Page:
Review: Paleo Indulgences

I love going to the mailbox. You just never know what’s lurking in there. So imagine my surprise to find a cookbook that wasn’t even available to the general public yet! It was like Christmas in September.

But let me back up for a second. I do some marketing work, so I’ve been watching Paleo’s progression with interest. Sometime last year, Paleo mainstream consciousness began increasing (both positive and negative), and with that trend came the slew of books and cookbooks. Now, I’m a confident and experienced home chef, so cookbooks generally aren’t that useful for me. Sure, I like new ideas every now and again, but I tend to scour online sources for inspiration, and then end up giving something my own spin anyway.

But out of this new and ever-growing crowd, a few rise to the top. I loved The Paleo ParentsEat Like a Dinosaur (reviewed here) for its kid-friendly focus. Melissa Joulwan‘s Well Fed is another that caught my eye for its international flavors. Julie and Charles Mayfield‘s Paleo Comfort Foods because…um, with a title like that, do I need to explain myself? And now I can confidently say that Tammy Credicott‘s Paleo Indulgences now has a proud spot on my cookbook shelf.

It’s spooky y’all—it’s like she read my mind and made recipes for all those things I ever wondered if they could be made Paleo. Like onion rings. I know, I know…onion rings are SO neolithic. You know what else they are? Damn good. Besides, if you’re that much of a stickler, what’re you doing reading this on your computer? Shouldn’t you be out scavenging for something?

The book itself is handsomely, yet cleanly, formatted. And thank you for that, because first-and-foremost, a cookbook should be LEGIBLE and easy to follow when you have a hot pan in one hand and greasy fingers on the other. The photos are so gorgeous, they look darn-near edible. Tammy, whose family has a range of allergy and intolerance issues, included a handy allergen guide for anyone who may need to steer clear of dairy, eggs, nuts, or fish. It’s organized into categories for reference: The Bakery, Today’s Specials, Restaurant Recreations, The Candy Counter, and The Ice Cream Shop. As those headings suggest, if your kids have been nagging you for “regular” food, this cookbook will save your life.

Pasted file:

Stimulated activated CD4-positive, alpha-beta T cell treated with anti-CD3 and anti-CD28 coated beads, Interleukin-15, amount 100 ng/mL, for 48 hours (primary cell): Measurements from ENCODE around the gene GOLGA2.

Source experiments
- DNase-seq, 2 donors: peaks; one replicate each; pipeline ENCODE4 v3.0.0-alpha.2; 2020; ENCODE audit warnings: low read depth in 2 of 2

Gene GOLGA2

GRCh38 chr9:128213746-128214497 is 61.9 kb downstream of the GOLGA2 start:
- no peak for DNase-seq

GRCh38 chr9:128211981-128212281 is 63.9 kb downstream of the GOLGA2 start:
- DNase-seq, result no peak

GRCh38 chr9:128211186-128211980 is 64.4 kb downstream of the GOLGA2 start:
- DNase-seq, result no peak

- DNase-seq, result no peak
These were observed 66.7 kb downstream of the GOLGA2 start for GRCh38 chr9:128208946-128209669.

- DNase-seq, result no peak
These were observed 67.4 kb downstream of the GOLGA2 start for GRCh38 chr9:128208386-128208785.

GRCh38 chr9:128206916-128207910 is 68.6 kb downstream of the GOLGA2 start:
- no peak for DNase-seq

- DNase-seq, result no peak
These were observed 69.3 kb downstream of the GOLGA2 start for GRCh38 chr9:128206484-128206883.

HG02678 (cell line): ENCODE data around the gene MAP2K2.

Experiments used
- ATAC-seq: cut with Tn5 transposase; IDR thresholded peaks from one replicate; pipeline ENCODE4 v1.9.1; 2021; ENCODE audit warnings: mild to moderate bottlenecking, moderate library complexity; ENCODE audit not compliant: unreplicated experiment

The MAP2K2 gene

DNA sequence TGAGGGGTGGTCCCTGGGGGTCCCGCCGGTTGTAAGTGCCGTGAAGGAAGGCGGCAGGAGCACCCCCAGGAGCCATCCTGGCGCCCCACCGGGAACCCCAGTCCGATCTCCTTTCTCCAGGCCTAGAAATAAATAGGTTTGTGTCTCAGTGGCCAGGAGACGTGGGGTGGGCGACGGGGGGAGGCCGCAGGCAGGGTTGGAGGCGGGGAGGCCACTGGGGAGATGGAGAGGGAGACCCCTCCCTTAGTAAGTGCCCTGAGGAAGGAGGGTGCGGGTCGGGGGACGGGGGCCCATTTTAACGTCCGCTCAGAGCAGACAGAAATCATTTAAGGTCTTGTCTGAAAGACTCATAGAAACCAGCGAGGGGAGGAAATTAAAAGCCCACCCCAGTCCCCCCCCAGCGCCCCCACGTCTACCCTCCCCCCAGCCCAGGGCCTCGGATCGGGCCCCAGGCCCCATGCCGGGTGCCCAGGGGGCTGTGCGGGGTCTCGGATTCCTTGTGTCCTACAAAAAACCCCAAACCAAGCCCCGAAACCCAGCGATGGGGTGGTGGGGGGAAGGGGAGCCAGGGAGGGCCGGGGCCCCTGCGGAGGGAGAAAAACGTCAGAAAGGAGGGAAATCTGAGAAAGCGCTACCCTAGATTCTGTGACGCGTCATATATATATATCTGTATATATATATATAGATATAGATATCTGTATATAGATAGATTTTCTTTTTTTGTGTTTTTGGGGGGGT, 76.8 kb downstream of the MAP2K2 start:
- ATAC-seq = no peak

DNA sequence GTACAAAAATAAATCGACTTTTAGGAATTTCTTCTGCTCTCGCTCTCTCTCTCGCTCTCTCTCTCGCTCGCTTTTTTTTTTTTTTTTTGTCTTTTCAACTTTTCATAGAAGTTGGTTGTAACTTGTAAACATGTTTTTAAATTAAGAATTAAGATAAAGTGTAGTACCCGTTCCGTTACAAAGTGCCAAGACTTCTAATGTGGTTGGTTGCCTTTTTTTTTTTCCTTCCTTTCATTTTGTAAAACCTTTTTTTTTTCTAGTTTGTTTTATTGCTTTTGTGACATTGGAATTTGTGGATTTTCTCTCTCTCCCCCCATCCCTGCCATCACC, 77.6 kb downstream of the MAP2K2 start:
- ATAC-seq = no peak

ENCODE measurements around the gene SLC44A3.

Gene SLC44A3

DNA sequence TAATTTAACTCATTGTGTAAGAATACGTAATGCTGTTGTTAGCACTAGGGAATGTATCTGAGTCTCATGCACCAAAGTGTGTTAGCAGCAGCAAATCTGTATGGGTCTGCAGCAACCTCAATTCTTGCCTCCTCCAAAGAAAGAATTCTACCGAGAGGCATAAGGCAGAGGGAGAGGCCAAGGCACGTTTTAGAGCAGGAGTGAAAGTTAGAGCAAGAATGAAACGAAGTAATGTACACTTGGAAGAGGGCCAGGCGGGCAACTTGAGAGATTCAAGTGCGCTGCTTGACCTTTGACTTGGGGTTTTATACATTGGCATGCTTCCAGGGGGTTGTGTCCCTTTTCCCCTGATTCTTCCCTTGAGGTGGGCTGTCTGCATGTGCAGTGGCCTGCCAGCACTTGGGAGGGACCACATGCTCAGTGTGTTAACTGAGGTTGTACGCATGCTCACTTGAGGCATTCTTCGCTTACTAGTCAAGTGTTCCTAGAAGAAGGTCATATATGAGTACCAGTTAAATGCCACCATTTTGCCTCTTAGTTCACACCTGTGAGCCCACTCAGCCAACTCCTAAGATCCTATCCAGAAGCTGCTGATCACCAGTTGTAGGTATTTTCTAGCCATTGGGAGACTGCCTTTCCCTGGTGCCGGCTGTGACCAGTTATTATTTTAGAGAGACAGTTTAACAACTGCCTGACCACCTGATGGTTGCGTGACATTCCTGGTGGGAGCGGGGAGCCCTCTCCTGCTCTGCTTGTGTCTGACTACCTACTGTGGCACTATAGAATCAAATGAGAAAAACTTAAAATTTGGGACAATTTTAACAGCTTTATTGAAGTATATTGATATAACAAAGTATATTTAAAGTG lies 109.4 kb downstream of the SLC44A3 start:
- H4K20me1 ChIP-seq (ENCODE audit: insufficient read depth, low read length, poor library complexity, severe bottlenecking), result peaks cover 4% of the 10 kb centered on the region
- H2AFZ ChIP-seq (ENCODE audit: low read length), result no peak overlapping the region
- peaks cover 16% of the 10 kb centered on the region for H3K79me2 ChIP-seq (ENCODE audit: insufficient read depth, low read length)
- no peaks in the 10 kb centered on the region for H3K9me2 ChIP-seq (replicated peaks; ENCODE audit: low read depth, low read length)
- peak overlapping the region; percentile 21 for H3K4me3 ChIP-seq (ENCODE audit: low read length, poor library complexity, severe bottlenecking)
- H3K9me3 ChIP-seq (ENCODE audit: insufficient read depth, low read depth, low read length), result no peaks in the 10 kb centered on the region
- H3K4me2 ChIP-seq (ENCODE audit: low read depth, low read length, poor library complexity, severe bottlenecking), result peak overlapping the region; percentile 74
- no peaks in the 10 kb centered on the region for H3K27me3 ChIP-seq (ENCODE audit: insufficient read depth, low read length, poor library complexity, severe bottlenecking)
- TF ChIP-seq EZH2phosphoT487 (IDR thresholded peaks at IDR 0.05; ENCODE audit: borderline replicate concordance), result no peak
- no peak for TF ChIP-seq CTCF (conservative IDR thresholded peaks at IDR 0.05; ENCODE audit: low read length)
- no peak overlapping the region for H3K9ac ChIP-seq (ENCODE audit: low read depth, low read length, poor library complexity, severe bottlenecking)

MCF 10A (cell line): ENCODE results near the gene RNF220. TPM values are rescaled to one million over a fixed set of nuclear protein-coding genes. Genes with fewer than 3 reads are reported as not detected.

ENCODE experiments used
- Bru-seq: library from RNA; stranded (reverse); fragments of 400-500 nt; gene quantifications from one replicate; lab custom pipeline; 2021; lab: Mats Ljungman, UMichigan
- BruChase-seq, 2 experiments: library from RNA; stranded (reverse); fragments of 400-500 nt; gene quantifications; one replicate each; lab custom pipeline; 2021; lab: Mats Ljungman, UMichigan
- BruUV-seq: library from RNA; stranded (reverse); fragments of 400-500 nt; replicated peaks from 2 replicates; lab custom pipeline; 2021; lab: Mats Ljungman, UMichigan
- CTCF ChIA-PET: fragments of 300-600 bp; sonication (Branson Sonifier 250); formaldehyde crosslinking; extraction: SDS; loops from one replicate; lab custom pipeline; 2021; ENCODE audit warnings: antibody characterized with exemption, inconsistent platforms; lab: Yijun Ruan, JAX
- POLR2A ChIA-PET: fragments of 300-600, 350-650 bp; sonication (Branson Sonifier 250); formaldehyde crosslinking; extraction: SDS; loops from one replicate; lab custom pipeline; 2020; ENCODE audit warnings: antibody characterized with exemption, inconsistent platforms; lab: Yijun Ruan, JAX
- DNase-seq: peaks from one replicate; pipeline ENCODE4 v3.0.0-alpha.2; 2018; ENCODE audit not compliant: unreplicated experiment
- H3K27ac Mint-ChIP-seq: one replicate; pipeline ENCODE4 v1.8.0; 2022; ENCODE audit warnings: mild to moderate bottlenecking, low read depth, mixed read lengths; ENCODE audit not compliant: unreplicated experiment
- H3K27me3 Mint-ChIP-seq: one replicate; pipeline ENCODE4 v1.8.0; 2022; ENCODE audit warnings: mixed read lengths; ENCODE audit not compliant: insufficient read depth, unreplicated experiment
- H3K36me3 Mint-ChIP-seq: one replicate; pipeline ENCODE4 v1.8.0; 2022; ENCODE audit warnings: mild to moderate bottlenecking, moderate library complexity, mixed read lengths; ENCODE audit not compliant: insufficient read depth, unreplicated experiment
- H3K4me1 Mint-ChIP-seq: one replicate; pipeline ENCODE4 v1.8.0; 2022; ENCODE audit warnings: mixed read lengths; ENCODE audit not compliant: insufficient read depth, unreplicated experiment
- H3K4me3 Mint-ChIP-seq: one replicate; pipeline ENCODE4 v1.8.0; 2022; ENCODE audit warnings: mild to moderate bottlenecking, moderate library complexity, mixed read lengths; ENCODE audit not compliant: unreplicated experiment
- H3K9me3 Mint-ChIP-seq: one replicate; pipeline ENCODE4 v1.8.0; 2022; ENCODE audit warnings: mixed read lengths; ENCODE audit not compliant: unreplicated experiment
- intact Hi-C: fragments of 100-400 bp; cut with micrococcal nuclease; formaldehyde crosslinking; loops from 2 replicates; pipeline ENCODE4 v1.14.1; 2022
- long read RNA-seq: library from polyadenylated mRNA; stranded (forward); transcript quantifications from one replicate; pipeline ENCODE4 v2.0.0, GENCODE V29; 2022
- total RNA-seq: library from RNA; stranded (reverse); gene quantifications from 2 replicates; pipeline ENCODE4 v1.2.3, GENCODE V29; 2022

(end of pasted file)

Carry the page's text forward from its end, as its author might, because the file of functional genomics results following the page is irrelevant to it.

But don’t let the cover photo or all the rave reviews for the One-Minute Chocolate Cake fool you. There are plenty of non-baked, non-sweet items in here. Restaurant Recreations alone will have your mouth watering with anticipation for Mandarin Chicken, Asian Pork Lettuce Cups, and Salisbury Steak with Mushroom Gravy. That being said, many of the sweet treats in here (Gingerbread Mini-Loaves! Skinny-Mint Cookies! Chocolate-Hazelnut Thumbprints!) will likely end up being given out as gifts to my friends this holiday season.

I’m not one prone to irrational exuberance, but I’m so looking forward to cooking my way through this cookbook. The first recipe I tried was the Banana-Pecan Pancakes, made with pulverized fresh pecans and coconut flour as the base. As any proper 3-year-old would be, my daughter is a pancake fiend, and she ate four of these the first day and three the next. They were great hot out of the pan, but they also made fantastic leftovers for those rushed, trying-to-get-to-preschool-on-time mornings.